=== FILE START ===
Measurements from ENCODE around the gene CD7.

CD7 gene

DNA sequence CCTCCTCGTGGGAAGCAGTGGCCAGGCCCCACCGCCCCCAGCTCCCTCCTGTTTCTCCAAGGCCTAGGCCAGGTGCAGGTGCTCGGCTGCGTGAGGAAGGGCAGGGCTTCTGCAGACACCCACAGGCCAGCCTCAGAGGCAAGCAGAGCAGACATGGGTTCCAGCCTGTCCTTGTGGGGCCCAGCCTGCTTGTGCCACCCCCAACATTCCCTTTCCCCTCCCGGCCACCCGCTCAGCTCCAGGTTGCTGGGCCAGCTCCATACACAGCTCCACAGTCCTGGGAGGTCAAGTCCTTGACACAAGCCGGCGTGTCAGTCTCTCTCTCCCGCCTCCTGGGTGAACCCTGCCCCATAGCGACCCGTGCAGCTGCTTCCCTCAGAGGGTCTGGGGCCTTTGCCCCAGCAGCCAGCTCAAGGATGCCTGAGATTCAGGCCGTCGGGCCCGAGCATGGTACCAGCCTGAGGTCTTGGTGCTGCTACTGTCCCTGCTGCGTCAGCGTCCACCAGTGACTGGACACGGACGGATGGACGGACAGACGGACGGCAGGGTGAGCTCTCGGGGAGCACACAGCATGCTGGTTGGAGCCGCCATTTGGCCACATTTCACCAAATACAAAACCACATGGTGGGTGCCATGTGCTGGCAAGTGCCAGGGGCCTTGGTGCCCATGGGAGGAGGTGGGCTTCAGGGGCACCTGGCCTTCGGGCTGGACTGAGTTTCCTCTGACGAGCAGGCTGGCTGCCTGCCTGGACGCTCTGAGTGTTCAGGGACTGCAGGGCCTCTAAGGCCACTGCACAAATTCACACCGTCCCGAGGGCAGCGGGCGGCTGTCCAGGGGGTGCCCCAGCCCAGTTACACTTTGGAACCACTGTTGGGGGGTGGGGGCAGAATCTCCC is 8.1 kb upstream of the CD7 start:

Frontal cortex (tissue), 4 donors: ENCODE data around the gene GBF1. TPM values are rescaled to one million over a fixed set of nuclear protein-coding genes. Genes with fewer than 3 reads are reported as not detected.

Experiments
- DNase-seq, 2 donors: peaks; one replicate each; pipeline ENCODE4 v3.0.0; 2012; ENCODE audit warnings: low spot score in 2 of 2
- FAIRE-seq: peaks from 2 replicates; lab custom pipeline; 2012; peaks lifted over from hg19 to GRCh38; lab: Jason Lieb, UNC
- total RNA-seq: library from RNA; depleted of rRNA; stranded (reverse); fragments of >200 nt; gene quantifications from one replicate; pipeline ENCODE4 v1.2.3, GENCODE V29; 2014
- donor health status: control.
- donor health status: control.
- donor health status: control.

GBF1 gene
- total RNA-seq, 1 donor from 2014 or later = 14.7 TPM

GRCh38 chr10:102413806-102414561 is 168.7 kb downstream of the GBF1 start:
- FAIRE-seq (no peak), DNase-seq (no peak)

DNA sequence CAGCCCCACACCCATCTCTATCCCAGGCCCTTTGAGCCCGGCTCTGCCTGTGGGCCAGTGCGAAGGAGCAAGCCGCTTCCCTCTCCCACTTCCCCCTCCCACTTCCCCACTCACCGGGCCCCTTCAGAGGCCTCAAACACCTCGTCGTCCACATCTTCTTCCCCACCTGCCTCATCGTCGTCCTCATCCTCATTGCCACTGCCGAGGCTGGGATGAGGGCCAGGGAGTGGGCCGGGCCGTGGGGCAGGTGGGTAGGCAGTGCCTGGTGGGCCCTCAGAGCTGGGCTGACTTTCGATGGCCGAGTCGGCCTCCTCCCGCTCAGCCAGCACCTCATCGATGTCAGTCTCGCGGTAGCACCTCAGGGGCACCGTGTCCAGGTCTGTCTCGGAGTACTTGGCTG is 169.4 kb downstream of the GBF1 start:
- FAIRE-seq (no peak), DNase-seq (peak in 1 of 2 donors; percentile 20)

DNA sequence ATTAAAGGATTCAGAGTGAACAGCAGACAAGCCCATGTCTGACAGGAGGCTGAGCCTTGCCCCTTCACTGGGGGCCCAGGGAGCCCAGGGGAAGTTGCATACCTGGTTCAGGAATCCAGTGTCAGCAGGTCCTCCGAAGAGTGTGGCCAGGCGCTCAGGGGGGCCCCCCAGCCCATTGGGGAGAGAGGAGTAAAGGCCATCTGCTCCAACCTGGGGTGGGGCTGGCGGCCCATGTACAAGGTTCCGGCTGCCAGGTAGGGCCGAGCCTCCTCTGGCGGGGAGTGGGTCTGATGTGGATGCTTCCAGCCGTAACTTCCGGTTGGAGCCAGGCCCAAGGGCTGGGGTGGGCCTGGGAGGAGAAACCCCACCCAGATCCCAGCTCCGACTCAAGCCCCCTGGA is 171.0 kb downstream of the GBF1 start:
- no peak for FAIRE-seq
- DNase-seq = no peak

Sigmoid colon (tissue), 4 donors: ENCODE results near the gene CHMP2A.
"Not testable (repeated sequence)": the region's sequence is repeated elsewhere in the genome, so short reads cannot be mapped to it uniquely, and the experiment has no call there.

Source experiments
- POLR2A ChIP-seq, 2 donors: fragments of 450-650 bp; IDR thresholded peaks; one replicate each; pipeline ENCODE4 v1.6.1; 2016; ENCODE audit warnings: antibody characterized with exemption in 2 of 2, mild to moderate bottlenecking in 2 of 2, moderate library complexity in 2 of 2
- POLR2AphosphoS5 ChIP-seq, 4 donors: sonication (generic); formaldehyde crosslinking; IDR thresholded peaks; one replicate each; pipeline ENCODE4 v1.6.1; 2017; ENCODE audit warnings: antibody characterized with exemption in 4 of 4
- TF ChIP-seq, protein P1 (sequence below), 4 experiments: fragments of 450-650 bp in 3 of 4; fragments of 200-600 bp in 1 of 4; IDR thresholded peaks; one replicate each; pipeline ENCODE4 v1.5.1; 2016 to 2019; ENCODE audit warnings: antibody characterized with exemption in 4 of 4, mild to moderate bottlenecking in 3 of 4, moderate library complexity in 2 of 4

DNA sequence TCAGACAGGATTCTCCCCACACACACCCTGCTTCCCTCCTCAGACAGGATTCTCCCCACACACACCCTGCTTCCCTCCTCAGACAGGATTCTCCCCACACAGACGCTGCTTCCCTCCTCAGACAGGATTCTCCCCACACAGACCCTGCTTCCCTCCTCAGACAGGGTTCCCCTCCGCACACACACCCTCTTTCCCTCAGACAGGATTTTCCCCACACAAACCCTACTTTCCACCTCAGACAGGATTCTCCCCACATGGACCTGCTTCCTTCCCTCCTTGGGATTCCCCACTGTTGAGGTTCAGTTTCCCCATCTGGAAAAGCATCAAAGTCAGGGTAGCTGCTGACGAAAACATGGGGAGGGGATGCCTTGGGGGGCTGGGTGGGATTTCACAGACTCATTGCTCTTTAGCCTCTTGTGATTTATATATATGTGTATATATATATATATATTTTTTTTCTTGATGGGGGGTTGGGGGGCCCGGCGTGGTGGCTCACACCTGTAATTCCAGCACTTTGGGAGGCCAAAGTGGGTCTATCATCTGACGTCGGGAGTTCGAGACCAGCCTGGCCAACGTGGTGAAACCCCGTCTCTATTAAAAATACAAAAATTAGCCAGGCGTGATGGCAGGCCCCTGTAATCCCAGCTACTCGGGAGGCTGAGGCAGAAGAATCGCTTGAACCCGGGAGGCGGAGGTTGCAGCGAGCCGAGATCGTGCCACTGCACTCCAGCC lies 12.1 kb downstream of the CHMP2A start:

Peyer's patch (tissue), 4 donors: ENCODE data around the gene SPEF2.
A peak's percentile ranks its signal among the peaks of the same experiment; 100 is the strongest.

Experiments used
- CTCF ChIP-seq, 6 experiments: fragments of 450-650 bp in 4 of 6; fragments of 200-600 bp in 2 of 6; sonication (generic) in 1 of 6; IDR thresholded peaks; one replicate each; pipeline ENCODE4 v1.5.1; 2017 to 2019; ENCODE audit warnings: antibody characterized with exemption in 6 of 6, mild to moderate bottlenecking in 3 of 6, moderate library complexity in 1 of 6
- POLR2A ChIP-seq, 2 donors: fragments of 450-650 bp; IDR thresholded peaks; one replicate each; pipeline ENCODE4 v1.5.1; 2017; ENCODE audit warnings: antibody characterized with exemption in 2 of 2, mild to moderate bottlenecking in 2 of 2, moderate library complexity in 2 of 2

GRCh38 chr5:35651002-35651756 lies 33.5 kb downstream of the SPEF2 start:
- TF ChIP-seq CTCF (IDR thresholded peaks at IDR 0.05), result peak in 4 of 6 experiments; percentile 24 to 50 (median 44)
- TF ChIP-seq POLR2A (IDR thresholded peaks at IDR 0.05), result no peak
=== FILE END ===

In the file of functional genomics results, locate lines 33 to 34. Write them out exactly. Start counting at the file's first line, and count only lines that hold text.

GRCh38 chr5:35651002-35651756 lies 33.5 kb downstream of the SPEF2 start:
- TF ChIP-seq CTCF (IDR thresholded peaks at IDR 0.05), result peak in 4 of 6 experiments; percentile 24 to 50 (median 44)